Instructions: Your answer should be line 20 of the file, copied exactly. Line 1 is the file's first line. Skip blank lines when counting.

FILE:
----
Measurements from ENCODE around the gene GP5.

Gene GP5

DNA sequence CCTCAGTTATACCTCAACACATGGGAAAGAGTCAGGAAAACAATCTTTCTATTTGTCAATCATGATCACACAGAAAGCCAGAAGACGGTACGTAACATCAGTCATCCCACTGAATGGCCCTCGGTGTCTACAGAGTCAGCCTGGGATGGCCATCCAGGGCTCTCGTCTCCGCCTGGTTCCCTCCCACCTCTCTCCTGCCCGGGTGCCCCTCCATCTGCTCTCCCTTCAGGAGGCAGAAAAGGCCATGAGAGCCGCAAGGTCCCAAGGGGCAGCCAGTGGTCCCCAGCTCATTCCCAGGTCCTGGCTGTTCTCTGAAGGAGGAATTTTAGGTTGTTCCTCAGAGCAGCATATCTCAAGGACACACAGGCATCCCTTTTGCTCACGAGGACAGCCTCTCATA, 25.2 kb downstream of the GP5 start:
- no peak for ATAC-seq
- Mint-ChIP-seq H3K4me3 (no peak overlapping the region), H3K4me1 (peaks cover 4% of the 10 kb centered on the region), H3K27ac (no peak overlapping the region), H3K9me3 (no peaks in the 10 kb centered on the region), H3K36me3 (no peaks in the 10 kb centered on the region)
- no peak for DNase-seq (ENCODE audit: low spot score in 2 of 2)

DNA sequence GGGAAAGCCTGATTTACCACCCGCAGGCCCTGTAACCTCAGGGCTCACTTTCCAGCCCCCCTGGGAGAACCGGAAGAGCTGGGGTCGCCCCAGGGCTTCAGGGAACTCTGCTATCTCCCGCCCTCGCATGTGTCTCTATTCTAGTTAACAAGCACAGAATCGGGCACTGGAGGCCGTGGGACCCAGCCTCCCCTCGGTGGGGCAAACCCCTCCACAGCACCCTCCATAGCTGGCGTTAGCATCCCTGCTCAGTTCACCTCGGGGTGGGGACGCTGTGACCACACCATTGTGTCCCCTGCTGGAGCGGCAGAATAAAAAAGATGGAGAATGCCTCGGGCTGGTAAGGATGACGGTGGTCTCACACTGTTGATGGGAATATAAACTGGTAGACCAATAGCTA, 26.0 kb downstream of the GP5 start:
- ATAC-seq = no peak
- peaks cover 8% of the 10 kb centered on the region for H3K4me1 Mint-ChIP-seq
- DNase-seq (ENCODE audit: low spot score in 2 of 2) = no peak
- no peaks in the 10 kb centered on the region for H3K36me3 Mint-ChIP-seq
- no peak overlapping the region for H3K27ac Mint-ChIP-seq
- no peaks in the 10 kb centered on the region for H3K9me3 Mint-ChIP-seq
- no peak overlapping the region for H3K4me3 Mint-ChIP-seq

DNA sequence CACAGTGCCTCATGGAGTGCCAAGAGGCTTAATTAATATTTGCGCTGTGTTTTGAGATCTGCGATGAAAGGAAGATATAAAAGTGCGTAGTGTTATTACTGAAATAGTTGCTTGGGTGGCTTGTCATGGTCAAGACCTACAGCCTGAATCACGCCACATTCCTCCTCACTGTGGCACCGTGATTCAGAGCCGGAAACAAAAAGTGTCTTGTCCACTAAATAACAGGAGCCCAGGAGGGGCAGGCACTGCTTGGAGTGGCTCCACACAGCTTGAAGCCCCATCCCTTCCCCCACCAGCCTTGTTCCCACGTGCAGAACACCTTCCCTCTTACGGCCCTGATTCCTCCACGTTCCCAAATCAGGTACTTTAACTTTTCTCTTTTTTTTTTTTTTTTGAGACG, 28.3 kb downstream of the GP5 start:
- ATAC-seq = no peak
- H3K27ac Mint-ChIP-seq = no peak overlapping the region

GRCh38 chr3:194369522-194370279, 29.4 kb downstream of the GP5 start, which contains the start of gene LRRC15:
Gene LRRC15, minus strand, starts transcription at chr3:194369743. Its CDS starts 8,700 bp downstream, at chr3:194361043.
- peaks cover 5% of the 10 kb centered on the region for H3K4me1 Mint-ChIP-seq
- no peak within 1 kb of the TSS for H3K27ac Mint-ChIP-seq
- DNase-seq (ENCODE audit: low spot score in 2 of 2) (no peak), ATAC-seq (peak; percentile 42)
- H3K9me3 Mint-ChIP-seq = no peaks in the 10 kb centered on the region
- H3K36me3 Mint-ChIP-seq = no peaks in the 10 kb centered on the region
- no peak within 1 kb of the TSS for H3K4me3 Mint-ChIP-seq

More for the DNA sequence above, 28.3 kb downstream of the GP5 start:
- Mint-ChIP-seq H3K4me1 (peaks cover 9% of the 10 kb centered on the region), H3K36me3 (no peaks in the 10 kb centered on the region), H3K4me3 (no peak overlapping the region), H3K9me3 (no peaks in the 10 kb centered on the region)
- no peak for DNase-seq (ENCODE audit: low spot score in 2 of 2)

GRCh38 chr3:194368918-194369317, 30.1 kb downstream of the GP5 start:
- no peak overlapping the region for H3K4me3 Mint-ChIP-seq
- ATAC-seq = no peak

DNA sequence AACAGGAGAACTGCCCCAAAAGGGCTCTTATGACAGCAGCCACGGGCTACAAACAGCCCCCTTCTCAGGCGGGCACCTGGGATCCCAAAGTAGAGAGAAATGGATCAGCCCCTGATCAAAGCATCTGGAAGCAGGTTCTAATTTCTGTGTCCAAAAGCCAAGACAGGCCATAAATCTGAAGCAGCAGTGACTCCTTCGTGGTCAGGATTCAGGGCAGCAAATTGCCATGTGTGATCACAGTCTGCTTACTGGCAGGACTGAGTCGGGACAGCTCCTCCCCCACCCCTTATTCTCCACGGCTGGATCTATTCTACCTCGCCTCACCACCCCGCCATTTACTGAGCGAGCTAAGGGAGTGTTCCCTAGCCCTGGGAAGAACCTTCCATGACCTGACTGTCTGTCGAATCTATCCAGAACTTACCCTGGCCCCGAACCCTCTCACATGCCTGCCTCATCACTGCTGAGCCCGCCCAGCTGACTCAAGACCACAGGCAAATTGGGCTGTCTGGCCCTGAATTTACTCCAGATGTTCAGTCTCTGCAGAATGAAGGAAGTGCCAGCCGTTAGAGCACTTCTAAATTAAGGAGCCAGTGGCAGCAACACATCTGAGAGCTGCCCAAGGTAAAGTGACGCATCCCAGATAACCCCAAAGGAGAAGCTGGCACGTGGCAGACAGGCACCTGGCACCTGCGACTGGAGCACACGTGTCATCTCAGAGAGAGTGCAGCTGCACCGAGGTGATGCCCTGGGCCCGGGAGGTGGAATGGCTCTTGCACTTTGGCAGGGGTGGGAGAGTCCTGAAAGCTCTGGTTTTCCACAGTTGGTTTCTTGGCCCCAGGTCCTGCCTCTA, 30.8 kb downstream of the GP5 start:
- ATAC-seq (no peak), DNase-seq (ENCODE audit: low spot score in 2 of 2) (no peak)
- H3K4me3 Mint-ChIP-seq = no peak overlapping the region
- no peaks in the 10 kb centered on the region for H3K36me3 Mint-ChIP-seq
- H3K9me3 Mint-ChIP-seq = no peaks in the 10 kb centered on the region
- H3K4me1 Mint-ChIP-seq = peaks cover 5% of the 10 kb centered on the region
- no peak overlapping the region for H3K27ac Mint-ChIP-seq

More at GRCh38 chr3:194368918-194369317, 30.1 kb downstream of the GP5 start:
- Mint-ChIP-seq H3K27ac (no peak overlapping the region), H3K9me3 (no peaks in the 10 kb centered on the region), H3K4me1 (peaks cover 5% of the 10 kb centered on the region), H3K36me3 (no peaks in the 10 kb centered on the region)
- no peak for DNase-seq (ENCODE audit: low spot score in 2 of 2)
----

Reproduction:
- peaks cover 5% of the 10 kb centered on the region for H3K4me1 Mint-ChIP-seq